WILLINGDON BEACH TRAIL MANAGEMENT TRANSITION – September 2, 2022

After 100 years of involvement by volunteers maintaining the historic Willingdon Beach Trail, the PRFHS regrets to report that it will not be participating when the trail re-opens later in 2022, following the installation of the wastewater treatment pipes and resurfacing of the trail.

From time immemorial, Tla’amin people used and maintained the trail (or land very close to it) to get from tiskʷat (the Townsite) to ʔahʔǰumɩχʷ (Willingdon Beach), another Tla’amin village. It has been a privilege for us, descendants of the “settler” community, to carry on this activity.

The current trail was created when a logging railroad was built there in 1910. Shortly after the railroad ceased operation in 1923, volunteers got the ties lifted so the trail could be used as a biking and walking trail to the Townsite from Westview. Various sets of volunteers continued this work until the Forestry Museum Society was formed in 1985 and its members undertook the WB trail work. The Society struck an agreement with Macmillan Bloedel, then the owners of the land, to maintain the trail and use it as a showcase for logging equipment. In addition to installing logging artifacts along the trail, interpretive signs were provided, danger trees felled, culverts dug, branches removed, ditches cleared, garbage removed, and the surface re-gravelled as needed over the years. The Society continued these arrangements through a succession of land owners until the City obtained land title in 2010 as part of Millennium Park.

Since 2010, City Parks has taken on a steadily increasing set of maintenance tasks for the Trail, to the point where the Forestry Heritage Society now does a small part of the work. The artifacts along the trail, donated to the community by individuals and companies, now form an integral part of the land and trail.

Major changes to the trail are occurring with the installation of the wastewater treatment mainline. All the culverts have to be removed and will be replaced wherever needed to handle the new water run-off patterns. Some artifacts and interpretive signs have to be moved, and some are ready for painting or repair. Rather than have the decreasing number of PRFHS volunteers get involved with the revised trail in this City Park, the time seems right to turn over the full set of maintenance responsibilities to the City, whose Parks Department does a terrific job of keeping our parks looking good.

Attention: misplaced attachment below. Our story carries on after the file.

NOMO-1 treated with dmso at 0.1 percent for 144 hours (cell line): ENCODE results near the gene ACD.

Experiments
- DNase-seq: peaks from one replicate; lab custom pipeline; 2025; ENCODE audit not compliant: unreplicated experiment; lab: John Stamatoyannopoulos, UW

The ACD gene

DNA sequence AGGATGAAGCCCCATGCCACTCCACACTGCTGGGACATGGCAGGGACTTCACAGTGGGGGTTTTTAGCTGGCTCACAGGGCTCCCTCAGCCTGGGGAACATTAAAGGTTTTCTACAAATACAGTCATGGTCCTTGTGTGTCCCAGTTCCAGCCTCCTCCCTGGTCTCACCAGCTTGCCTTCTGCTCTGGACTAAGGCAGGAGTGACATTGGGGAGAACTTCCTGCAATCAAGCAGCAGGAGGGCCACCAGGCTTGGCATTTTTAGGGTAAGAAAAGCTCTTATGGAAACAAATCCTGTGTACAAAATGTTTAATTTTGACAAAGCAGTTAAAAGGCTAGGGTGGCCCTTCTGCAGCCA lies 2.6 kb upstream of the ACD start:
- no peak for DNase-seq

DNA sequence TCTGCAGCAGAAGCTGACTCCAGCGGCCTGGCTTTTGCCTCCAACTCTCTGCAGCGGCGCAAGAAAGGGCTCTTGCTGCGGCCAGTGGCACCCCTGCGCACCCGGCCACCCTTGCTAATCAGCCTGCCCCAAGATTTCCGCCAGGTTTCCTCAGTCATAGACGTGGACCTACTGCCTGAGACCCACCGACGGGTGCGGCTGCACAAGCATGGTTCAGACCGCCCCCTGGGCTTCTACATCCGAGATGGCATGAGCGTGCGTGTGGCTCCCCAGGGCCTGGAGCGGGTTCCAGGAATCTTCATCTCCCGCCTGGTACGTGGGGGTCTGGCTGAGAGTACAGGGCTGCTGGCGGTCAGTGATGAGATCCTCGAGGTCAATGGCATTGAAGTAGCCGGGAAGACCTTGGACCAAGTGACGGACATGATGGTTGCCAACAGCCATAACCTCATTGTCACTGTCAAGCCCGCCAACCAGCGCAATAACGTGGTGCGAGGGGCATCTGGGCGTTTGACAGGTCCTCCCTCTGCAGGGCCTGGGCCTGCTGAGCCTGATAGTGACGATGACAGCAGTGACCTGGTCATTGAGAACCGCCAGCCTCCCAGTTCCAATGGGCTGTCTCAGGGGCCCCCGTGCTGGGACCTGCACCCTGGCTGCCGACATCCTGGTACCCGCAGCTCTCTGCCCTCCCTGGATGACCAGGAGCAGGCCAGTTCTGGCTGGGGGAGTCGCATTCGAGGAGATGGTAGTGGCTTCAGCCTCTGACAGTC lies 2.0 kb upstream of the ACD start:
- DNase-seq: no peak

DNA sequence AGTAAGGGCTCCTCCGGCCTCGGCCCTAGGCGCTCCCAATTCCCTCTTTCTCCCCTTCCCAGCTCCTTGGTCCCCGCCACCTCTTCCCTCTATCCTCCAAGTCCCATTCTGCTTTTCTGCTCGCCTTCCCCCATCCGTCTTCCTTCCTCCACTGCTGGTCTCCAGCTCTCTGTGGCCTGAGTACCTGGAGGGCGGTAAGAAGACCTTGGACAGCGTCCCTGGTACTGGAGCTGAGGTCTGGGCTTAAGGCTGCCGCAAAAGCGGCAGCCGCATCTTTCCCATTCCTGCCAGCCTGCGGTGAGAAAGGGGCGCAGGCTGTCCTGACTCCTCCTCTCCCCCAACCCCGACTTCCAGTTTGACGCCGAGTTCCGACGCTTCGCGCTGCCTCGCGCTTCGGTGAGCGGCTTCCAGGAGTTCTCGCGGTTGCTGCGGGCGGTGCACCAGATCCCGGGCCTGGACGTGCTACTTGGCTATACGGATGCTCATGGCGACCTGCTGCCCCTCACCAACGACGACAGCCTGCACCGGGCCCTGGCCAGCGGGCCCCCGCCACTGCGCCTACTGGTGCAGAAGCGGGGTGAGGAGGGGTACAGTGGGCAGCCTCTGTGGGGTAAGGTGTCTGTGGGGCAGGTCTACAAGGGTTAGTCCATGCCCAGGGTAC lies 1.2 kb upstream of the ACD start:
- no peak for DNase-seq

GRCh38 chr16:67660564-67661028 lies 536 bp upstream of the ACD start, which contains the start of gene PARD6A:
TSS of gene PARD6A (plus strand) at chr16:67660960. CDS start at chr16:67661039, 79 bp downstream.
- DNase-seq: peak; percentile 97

We hope the City is able to find the additional resources, perhaps with participation by some other local volunteer group, to replace the role undertaken in the past by the PRFHS. If a self-contained set of volunteers came forward to join PRFHS and do the work, we would welcome that and offer to the City that we continue, but that is unlikely to happen in this age of declining volunteerism.

From the hundreds of Forestry Museum and Forestry Heritage Society volunteers who have participated in the Willingdon Beach Trail development and maintenance activity over the past 37 years: Thank you, Powell River people and businesses, for your support of the historic Willingdon Beach Trail!

And to City Parks: Thank you for your excellent co-management of the trail over the past 12 years, and good luck with having it looked after in the future!

Need further information? Contact Dave Florence, President, PRFHS, 604-413-1224 A .pdf of the above text is here.